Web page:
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Article

Red Bull Increases Heart Rate at Near Sea Level and Pulmonary Shunt Fraction at High Altitude in a Porcine Model

1
Department of General and Surgical Intensive Care, Medical University Innsbruck, 6020 Innsbruck, Austria
2
Department of Anesthesiology and Critical Care Medicine, Medical University Innsbruck, 6020 Innsbruck, Austria
3
Department for Pediatrics, Pediatrics III, Medical University Innsbruck, 6020 Innsbruck, Austria
4
Department for Pediatrics, Pediatrics I, Intensive Care Unit, Medical University Innsbruck, 6020 Innsbruck, Austria
5
Hanusch Hospital, 1140 Vienna, Austria
6
Institute for Sports, Alpine Medicine and Health Tourism, Private University for Health Sciences, Medical Informatics and Technology GmbH, 6060 Hall in Tirol, Austria
*
Author to whom correspondence should be addressed.
Nutrients 2020, 12(6), 1738; https://doi.org/10.3390/nu12061738
Received: 18 May 2020 / Revised: 8 June 2020 / Accepted: 8 June 2020 / Published: 10 June 2020
(This article belongs to the Special Issue Coffee and Caffeine Consumption for Human Health)
Red Bull energy drink is popular among athletes, students and drivers for stimulating effects or enhancing physical performance. In previous work, Red Bull has been shown to exert manifold cardiovascular effects at rest and during exercise. Red Bull with caffeine as the main ingredient increases blood pressure in resting individuals, probably due to an increased release of (nor)-epinephrine. Red Bull has been shown to alter heart rate or leaving it unchanged. Little is known about possible effects of caffeinated energy drinks on pulmonary ventilation/perfusion distribution at sea level or at altitude. Here, we hypothesized a possible alteration of pulmonary blood flow in ambient air and in hypoxia after Red Bull consumption. We subjected eight anesthetized piglets in normoxia (FiO2 = 0.21) and in hypoxia (FiO2 = 0.13), respectively, to 10 mL/kg Red Bull ingestion. Another eight animals served as controls receiving an equivalent amount of saline. In addition to cardiovascular data, ventilation/perfusion distribution of the lung was assessed by using the multiple inert gas elimination technique (MIGET). Heart rate increased in normoxic conditions but was not different from controls in acute short-term hypoxia after oral Red Bull ingestion in piglets. For the first time, we demonstrate an increased fraction of pulmonary shunt with unchanged distribution of pulmonary blood flow after Red Bull administration in acute short-term hypoxia. In summary, these findings do not oppose moderate consumption of caffeinated energy drinks even at altitude at rest and during exercise. View Full-Text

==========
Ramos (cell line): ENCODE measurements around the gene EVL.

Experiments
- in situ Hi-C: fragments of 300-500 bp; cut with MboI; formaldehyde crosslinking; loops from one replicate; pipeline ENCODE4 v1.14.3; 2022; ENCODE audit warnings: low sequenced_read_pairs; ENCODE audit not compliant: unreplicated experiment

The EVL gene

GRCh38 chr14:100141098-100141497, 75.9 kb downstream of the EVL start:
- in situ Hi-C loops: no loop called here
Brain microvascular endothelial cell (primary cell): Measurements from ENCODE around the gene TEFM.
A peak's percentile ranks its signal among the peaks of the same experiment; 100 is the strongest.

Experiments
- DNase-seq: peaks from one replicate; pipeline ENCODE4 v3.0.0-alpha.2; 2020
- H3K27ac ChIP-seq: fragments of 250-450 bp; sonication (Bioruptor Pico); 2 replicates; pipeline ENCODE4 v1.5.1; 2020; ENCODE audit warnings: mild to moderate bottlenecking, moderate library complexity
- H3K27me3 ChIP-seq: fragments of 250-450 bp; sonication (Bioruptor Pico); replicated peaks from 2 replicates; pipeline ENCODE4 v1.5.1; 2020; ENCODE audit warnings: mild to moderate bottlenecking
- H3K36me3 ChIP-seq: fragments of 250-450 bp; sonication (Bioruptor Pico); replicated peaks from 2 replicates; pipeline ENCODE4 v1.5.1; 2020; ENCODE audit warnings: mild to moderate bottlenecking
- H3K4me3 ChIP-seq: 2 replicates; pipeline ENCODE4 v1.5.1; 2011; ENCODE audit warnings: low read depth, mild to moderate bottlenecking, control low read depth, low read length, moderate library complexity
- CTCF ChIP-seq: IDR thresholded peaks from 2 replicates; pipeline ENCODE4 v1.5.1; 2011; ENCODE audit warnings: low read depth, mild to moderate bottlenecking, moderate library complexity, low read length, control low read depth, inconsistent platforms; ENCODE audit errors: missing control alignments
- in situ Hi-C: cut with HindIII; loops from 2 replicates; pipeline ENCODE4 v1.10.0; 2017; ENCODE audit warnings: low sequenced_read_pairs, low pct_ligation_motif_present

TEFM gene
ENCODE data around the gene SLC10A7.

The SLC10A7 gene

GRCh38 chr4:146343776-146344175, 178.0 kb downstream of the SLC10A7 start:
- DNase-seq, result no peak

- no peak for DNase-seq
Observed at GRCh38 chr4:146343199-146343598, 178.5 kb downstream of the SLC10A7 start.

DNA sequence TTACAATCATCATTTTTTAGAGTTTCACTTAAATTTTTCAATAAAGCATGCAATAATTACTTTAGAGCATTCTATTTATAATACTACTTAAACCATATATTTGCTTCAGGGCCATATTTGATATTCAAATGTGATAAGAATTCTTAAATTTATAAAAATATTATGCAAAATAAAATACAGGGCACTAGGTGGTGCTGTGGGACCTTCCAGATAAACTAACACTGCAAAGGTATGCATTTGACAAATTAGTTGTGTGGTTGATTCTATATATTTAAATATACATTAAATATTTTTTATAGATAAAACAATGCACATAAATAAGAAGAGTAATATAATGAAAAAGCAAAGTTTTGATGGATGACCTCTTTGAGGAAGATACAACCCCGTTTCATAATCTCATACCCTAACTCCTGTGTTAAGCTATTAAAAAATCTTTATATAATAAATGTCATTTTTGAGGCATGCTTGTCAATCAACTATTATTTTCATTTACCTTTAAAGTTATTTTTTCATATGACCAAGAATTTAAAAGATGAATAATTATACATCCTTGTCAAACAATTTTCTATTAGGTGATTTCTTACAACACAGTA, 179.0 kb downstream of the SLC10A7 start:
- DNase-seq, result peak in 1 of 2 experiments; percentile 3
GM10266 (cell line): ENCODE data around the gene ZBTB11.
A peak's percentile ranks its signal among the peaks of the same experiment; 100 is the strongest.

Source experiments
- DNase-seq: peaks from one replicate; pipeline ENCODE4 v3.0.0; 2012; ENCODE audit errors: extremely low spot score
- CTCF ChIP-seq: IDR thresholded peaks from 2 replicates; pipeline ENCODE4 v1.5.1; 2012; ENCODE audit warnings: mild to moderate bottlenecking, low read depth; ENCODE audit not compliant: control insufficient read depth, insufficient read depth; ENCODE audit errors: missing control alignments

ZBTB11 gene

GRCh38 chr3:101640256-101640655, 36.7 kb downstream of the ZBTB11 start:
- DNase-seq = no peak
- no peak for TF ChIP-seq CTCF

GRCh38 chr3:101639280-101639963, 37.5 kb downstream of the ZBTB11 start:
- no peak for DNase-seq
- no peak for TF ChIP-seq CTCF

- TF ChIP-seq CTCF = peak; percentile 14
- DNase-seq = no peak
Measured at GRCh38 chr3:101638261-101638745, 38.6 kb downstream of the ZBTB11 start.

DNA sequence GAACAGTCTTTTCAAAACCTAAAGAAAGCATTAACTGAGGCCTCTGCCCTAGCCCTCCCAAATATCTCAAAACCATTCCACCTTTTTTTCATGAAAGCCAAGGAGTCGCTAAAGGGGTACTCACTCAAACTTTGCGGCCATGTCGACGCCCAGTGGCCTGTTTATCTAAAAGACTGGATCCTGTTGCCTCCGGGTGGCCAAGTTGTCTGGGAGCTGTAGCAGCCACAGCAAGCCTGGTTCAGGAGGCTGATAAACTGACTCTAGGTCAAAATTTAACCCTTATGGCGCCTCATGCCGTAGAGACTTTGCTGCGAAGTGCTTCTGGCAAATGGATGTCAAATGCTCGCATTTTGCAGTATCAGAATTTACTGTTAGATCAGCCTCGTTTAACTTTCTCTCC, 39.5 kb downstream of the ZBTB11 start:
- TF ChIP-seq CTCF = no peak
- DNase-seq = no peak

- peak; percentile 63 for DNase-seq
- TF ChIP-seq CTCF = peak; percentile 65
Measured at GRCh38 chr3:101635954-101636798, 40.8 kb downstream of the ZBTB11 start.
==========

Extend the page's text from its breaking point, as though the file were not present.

Keywords: Red Bull energy drink; caffeine; taurine; hypoxia; ventilation/perfusion distribution; multiple inert gas elimination technique; piglets Red Bull energy drink; caffeine; taurine; hypoxia; ventilation/perfusion distribution; multiple inert gas elimination technique; piglets
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MDPI and ACS Style

Treml, B.; Schöpf, E.; Geiger, R.; Niederwanger, C.; Löckinger, A.; Kleinsasser, A.; Bachler, M. Red Bull Increases Heart Rate at Near Sea Level and Pulmonary Shunt Fraction at High Altitude in a Porcine Model. Nutrients 2020, 12, 1738. https://doi.org/10.3390/nu12061738

AMA Style

Treml B, Schöpf E, Geiger R, Niederwanger C, Löckinger A, Kleinsasser A, Bachler M. Red Bull Increases Heart Rate at Near Sea Level and Pulmonary Shunt Fraction at High Altitude in a Porcine Model. Nutrients. 2020; 12(6):1738. https://doi.org/10.3390/nu12061738

Chicago/Turabian Style

Treml, Benedikt, Elisabeth Schöpf, Ralf Geiger, Christian Niederwanger, Alexander Löckinger, Axel Kleinsasser, and Mirjam Bachler. 2020. "Red Bull Increases Heart Rate at Near Sea Level and Pulmonary Shunt Fraction at High Altitude in a Porcine Model" Nutrients 12, no. 6: 1738. https://doi.org/10.3390/nu12061738

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